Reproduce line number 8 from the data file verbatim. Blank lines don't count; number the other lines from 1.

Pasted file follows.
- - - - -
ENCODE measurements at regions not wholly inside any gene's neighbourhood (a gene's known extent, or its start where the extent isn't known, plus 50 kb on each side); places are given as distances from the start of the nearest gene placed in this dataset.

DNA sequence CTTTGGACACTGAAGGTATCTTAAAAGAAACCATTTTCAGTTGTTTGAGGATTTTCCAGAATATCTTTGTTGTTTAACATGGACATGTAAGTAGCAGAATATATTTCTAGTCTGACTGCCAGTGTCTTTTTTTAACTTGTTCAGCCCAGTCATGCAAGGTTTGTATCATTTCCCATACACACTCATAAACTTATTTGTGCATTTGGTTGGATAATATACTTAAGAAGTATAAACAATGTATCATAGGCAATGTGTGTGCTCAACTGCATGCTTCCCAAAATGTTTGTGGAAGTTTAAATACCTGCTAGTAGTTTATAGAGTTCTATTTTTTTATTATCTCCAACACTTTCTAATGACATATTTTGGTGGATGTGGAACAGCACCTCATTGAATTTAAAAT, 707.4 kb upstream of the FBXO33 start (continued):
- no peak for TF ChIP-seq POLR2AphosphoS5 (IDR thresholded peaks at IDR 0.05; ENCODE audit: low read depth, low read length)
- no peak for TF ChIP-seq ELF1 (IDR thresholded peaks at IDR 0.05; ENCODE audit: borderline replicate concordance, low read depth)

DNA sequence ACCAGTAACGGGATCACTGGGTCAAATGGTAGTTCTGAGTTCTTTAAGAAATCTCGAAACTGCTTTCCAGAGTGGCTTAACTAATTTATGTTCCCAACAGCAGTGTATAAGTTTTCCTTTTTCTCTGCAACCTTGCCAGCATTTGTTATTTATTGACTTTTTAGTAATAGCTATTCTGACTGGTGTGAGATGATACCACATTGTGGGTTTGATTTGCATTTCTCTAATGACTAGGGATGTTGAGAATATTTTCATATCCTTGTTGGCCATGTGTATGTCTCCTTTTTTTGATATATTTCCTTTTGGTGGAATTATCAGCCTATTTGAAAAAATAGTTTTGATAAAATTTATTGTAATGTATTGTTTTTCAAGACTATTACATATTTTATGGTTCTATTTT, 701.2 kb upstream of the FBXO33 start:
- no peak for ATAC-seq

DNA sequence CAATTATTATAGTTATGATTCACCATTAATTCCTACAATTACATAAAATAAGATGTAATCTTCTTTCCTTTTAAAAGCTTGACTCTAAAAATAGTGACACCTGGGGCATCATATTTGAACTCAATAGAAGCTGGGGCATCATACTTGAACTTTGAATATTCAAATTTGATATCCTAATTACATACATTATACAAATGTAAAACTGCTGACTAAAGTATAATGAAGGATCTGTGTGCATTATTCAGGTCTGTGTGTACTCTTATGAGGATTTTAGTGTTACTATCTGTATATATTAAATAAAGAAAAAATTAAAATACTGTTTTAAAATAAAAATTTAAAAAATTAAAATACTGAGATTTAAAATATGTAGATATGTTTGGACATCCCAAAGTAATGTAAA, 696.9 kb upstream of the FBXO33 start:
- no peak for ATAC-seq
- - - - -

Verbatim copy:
- no peak for ATAC-seq